Exercise is essential to keep your dog in tiptop shape. Dogs are also keen on regular and it is hard to avoid the disappointing look when a walk is not forthcoming. Thus, set a routine and consider that a half hour walk twice a day is sufficient to exercise your pooch, but this will vary depending on the type of dog you have.
If your dog isn’t fit, start the new program slowly and work up your dog’s fitness level gradually. The loyal dog won’t ever say no which means it is up to you to monitor the level of exercise your dog is appropriate for. For obese dogs, older dogs and dogs, the fitness program should be structured to suit their needs. Always consult your veterinarian for advice. A puppy is still developing, so too much vigorous exercise can damage joints and bones. Older dogs will require exercise, so tender walks during the cooler parts of the day are perfect.
Invest in a little carry bag that can be slung over your shoulder or one that clips on your belt.
A popular exercise routine for many pet owners is to walk their dog on a leash to their local leash-free dog park or beach, or you might have to drive to the place. Some councils are currently outfitting parks with dog agility classes that’s great way to work out together and exercise training. Contact your local council for a list of leash-free parks locally.
Most dogs are not suited to jogging, but if you’ve got a Kelpie or Border Collie, a fantastic run is 1 way to give them the amount of exercise they need. Fitness should be fun, however, and dogs like to stop and start, sniff the territory and mark their odor. By nature they are not inclined to run consistently so run in bursts and then walk.
Dog’s paws are susceptible and remember that you’re the one wearing shoes. Check the bitumen with your hand and if it is too hot do not exercise your dog along pathways.
Dogs like routine, but walking around the block can become tedious. If you’re really keen to get fit with your dog you might want to consider two fun dog sports: agility and flyball. Agility is a sequence of obstacles such as hurdles, tunnels and weave poles that the dog learns to negotiate without errors against the clock. The dog that completes the obstacles correctly within the time set will attain a’Clear Round’. The winner is the fastest of those dogs.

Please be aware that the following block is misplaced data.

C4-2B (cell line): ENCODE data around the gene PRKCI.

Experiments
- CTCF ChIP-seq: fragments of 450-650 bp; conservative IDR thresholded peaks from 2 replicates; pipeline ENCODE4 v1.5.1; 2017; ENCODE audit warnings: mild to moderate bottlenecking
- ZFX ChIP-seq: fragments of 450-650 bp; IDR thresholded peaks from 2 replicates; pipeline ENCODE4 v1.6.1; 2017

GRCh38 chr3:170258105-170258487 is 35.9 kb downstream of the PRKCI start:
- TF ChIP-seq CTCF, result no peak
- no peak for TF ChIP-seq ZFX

Flyball is a sport where any dog can participate regardless of strain, size or shape. It encompasses chasing, jumping, catching and retrieving – all of the things that dogs love to do. Flyball is a relay race between two competing teams. Each team has four dogs. One from each group (racing side by side) must go more than four hurdles, trigger a flyball box pedal, catch (retrieve) a chunk and then return over all four hurdles to the star/finish line where the next dog eagerly awaits.
Avoid exercising your dog on hot or humid days. Dogs cool themselves by panting and if panting doesn’t lower the body temperature that the dog will develop heatstroke. If you believe that your pet is suffering from heat exhaustion it must be cooled promptly. Damp down it with tepid water (never ice) and fan the animal. Contact your nearest veterinarian but don’t transport the animal in a hot car. Only place it in a vehicle that has air conditioning or is airy and cool. Keep the animal moist with cool atmosphere playing over its body during the car trip. Don’t allow the animal to gulp large amounts of water.